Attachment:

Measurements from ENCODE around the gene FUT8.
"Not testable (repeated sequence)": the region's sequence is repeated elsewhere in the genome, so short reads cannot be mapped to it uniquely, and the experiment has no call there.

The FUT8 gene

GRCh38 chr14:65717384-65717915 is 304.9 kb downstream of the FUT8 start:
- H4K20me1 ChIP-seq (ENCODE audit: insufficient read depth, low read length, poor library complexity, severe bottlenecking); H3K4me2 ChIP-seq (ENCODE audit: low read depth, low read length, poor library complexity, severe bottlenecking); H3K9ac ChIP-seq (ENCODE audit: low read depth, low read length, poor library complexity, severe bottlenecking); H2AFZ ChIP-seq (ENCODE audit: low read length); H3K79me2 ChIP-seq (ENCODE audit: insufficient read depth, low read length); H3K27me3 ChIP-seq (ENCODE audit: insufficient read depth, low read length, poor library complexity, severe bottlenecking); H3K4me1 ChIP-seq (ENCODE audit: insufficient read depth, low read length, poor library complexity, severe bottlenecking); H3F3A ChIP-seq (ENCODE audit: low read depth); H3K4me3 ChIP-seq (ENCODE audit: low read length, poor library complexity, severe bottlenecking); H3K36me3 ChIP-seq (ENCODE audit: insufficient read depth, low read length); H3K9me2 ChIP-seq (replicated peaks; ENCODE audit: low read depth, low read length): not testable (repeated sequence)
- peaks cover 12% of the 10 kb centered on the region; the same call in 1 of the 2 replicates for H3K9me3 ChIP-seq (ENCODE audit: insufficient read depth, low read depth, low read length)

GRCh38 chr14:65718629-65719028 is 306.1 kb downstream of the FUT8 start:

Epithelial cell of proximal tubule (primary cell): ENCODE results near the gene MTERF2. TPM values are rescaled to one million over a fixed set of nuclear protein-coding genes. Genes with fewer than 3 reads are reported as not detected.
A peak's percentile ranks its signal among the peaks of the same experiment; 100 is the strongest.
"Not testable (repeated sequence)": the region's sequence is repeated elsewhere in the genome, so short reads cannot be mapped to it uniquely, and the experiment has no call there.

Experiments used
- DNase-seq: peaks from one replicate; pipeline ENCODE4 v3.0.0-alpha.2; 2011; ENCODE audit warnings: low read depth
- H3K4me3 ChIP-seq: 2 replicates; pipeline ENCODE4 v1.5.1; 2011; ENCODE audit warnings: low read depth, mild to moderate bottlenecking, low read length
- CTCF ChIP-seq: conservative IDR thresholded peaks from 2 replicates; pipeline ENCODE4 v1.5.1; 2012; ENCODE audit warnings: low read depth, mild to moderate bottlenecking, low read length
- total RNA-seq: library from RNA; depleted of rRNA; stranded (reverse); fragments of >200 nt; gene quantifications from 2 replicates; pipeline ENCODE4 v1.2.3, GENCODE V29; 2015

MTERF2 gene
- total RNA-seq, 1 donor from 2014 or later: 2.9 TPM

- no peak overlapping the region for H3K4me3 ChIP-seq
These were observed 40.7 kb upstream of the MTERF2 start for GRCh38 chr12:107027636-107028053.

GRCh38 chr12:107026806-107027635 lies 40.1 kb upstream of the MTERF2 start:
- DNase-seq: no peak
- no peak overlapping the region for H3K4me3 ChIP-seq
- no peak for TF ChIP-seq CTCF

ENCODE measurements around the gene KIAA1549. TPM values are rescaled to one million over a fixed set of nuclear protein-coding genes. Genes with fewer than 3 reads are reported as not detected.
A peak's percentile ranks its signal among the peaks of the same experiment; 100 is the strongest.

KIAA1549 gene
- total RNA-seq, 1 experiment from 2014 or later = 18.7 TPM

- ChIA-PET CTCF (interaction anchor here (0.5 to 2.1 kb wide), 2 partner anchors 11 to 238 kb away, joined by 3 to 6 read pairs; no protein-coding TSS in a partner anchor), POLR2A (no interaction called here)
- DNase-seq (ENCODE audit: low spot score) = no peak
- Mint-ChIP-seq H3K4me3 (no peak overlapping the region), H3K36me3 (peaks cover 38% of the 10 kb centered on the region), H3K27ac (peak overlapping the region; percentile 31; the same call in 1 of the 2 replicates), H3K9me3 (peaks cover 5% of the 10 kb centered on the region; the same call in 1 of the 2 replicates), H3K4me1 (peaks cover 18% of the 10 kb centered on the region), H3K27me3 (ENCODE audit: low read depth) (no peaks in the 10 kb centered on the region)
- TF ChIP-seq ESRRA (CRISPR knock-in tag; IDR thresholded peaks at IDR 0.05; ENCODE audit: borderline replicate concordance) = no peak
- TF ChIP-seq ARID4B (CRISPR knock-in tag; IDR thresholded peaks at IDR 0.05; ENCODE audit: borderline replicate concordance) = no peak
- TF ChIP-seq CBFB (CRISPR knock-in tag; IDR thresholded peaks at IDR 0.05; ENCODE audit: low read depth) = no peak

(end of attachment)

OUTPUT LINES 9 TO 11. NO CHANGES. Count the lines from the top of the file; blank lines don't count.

A peak's percentile ranks its signal among the peaks of the same experiment; 100 is the strongest.
"Not testable (repeated sequence)": the region's sequence is repeated elsewhere in the genome, so short reads cannot be mapped to it uniquely, and the experiment has no call there.

Experiments used